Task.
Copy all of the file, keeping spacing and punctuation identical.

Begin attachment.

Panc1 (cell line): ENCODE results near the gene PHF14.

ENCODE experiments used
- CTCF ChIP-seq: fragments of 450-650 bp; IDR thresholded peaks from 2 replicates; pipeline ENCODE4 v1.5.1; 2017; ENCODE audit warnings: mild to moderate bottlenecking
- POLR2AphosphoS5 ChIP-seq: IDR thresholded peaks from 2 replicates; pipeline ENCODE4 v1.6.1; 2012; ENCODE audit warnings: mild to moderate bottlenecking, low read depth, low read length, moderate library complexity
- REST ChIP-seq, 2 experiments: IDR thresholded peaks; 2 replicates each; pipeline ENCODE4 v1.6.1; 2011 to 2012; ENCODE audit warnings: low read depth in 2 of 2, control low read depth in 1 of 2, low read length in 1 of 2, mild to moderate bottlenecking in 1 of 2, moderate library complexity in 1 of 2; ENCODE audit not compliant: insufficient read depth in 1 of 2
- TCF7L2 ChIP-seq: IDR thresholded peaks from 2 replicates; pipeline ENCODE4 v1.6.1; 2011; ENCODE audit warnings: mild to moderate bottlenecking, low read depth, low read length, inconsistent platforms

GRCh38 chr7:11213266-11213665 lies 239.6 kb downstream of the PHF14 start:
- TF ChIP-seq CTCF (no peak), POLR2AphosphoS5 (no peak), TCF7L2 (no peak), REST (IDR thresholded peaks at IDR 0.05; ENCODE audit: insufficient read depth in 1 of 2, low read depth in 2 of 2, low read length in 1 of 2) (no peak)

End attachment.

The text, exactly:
Panc1 (cell line): ENCODE results near the gene PHF14.

ENCODE experiments used
- CTCF ChIP-seq: fragments of 450-650 bp; IDR thresholded peaks from 2 replicates; pipeline ENCODE4 v1.5.1; 2017; ENCODE audit warnings: mild to moderate bottlenecking
- POLR2AphosphoS5 ChIP-seq: IDR thresholded peaks from 2 replicates; pipeline ENCODE4 v1.6.1; 2012; ENCODE audit warnings: mild to moderate bottlenecking, low read depth, low read length, moderate library complexity
- REST ChIP-seq, 2 experiments: IDR thresholded peaks; 2 replicates each; pipeline ENCODE4 v1.6.1; 2011 to 2012; ENCODE audit warnings: low read depth in 2 of 2, control low read depth in 1 of 2, low read length in 1 of 2, mild to moderate bottlenecking in 1 of 2, moderate library complexity in 1 of 2; ENCODE audit not compliant: insufficient read depth in 1 of 2
- TCF7L2 ChIP-seq: IDR thresholded peaks from 2 replicates; pipeline ENCODE4 v1.6.1; 2011; ENCODE audit warnings: mild to moderate bottlenecking, low read depth, low read length, inconsistent platforms

GRCh38 chr7:11213266-11213665 lies 239.6 kb downstream of the PHF14 start:
- TF ChIP-seq CTCF (no peak), POLR2AphosphoS5 (no peak), TCF7L2 (no peak), REST (IDR thresholded peaks at IDR 0.05; ENCODE audit: insufficient read depth in 1 of 2, low read depth in 2 of 2, low read length in 1 of 2) (no peak)